Muhammad Ali Jinnah had written to Allah Rakha Sagar about the latter’s newspaper:
“I remain extremely busy. However, sometimes, I find time to go through the articles of the Javaid. The newspaper, it seems, perceives the problems faced by the qaum (community). This is the reason why people like it. And that has made it the most popular newspaper of Jammu.”
The letter appeared in the Javaid on January 4, 1944, and a few months later, the government declared it a C-grade newspaper.
Pandit Prem Nath Bazaz, the editor of the Hamdard did not subscribe to Sagar’s ideology. Sagar was a staunch supporter of the Muslim Conference and held Bazaz responsible for the creation of the National Conference.
But, notwithstanding these differences, Bazaz responded to the government decision in his editorial on March 29, 1945:
“We do not subscribe to the ideology of the Javaid. But we must admit that it is an influential paper in contemporary Jammu and Kashmir. We firmly believe that this newspaper highlights the problems of Muslims in a bold and effective manner. No other newspaper can do that. Its articles are very serious and thought provoking. It is highly unfortunate that the Javaid has been listed amongst C-grade papers.”
Sagar had roots in a Bhat family in Bijbehara, Kashmir. His ancestors had migrated to Jammu and settled in the Urdu Bazar, now called Rajinder Bazar. The family prospered and purchased most shops in the commercial centre.
Sagar started taking part in politics and became the closet aide of Chaudhry Ghulam Abbas. He was to Abbas what Maulana Masoodi was to Sheikh Abdullah. It is believed that most of Sheikh Abdullah’s speeches were written by Maulana Masoodi, and those of Abbas by Allah Rakha Sagar.
Sagar was elected to the Praja Sabha unopposed on the Muslim Conference ticket from Jammu (Khas) in April 1938, the victory speaking volumes about his popularity. After the win, he helped Chaudhry Abbas in his election campaign.
He had supported the conversion of the Muslim Conference into the National Conference and even delivered a speech in its favour during the party’s Pathar Masjid session. But later, he went back to the Muslim Conference for reasons he disclosed in an interview to Muhammad Yusuf Teng in Rawalpindi on March 1, 1983 (Hamara Adab – Shakhsiyaat Number, Vol. 3, published by the Cultural Academy in 1986-87).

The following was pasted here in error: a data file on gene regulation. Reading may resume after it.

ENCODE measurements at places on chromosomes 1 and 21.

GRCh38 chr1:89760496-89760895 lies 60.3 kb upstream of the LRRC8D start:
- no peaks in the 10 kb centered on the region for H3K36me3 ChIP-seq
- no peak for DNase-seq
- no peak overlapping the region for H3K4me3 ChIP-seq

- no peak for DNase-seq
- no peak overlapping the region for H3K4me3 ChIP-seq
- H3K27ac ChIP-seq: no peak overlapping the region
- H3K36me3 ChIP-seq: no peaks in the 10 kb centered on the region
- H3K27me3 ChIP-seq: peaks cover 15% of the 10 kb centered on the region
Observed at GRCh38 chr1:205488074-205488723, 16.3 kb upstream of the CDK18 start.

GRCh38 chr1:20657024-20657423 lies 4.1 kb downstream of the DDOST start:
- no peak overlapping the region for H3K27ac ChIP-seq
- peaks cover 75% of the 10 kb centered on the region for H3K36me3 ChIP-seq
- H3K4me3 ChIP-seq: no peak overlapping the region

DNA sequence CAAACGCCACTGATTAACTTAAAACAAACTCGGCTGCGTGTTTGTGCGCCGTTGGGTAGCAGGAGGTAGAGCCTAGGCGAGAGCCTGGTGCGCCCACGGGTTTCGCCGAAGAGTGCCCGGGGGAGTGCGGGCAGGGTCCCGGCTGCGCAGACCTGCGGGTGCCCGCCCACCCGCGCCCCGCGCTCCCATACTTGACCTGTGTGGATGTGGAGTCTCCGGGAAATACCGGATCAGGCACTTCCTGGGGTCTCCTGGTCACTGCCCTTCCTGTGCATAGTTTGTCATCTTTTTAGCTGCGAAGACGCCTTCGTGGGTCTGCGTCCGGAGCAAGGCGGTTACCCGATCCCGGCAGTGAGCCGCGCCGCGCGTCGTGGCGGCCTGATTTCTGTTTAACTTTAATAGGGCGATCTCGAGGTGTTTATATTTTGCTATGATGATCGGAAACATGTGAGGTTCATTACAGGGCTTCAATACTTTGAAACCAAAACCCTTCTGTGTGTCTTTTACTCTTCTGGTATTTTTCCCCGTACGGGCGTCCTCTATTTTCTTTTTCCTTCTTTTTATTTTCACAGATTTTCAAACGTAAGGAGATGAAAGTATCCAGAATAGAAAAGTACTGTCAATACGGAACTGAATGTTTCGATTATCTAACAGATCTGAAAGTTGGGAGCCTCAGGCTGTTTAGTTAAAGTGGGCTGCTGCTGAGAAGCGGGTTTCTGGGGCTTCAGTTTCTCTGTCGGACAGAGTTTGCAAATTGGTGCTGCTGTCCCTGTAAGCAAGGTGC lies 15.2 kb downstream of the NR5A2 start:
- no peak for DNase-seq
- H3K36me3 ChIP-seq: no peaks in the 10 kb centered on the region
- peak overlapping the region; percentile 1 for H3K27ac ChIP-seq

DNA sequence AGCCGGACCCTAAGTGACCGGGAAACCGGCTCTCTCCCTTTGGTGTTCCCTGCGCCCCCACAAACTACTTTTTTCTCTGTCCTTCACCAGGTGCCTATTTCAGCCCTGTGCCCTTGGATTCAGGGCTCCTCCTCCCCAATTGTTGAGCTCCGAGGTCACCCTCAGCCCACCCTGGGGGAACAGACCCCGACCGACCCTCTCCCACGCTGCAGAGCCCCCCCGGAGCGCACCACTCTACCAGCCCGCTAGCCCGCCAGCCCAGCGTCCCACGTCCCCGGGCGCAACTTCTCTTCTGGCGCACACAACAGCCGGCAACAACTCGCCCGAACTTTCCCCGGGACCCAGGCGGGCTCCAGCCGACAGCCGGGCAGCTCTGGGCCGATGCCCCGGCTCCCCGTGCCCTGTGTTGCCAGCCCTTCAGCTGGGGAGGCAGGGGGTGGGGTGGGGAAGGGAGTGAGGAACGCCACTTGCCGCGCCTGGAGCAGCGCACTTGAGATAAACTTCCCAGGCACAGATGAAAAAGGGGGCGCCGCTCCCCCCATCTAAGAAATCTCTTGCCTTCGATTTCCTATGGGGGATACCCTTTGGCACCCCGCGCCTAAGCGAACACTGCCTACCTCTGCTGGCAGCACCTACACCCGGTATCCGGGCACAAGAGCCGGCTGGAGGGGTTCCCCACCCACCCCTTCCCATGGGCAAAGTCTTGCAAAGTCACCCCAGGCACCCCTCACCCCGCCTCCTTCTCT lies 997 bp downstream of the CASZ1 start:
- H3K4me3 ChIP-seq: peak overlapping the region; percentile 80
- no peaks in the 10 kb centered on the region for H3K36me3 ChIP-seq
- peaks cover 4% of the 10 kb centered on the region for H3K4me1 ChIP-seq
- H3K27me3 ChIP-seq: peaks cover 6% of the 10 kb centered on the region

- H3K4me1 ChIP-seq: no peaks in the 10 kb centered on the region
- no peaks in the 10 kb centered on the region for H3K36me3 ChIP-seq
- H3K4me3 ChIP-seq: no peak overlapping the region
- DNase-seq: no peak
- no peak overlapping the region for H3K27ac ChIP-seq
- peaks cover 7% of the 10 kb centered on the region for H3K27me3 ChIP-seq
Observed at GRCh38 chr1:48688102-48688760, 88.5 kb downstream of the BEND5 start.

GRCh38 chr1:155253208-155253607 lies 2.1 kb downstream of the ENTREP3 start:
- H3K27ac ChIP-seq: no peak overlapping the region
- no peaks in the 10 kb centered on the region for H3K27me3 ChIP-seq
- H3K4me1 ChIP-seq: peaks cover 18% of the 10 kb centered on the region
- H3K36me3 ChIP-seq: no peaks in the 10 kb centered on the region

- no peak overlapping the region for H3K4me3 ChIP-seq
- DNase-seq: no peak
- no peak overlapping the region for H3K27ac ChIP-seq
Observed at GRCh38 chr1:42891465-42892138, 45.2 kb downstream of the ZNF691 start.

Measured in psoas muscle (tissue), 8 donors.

“All of us, including Bakhshi Ghulam Muhammad and Maulana Masoodi, were against the creation of the National Conference, but the only person who opposed it in the Working Committee meeting was Moulvi Abdullah Vakil.
But, Sheikh Sahib and his supporters presented strong arguments in favour of the conversion. Sheikh Sahib and his supporters, especially Prem Nath Bazaz, would tell us that all citizens of Jammu and Kashmir and not necessarily (only) Muslims were the victims. They would tell us about the miserable plight of the Jammu Dalits.
They also told us that if the movement continued from the Muslim Conference platform, the Maharaja and Hindus outside Jammu and Kashmir would treat it as a Muslim rebellion against a Hindu ruler.”
Sagar also told Teng about Bakhshi’s and Masoodi’s betrayal:
“Not withstanding their silence in the Working Committee meeting, they made me revolt against the conversion and assured me of their full co-operation. I suggested taking the issue to the provincial committees. Sheikh Abdullah was scared of it and put the issue to vote in the Working Committee. To my dismay, I found Bakhshi and Masoodi voting in favour of the conversion.”
In the same interview, Sagar said:
“We thought that the change would remain confined to the state. We had decided that the Congress and the Muslim League would have no relation with the National Conference, but later we saw Sheikh Abdullah dancing to the tunes of Nehru. He did not like the Jammu leaders and backed out of his promise of making Abbas the president of the organization.”
Sagar attended the annual session of the Muslim Conference at the Jamia Masjid in Srinagar, and the same evening he was arrested along with Chaudhry Abbas and Agha Showkat Ali from a houseboat.
In 1948, he and other leaders of the Muslim Conference were externed.
After arrest, Sagar had been sent to the Kathua Jail. One day he saw prison staffers cleaning his dingy cell, and on inquiring, was told that the state’s Prime Minister (Sheikh Abdullah) was scheduled to visit. Sagar refused to meet him. Later, he was deported through Suchetgarh. He could not even take back the files of his newspaper, the Javaid, along.
In 1964, when Sheikh Muhammad Abdullah visited Pakistan, Sagar did not meet him. He had received an invitation to attend the reception, but he did not go. Sheikh Sahib’s procession passed through Sagar’s lane, but he did not even bother to look out of the window. (ibid.)
The person who highlighted the sufferings of the people of Jammu and Kashmir had withdrawn during his last days. He had confined himself to his room. No visitor was allowed to meet him. He did not even meet some of his relatives. When Sagar finally passed away, nobody in Kashmir knew that death had stifled another strong voice.
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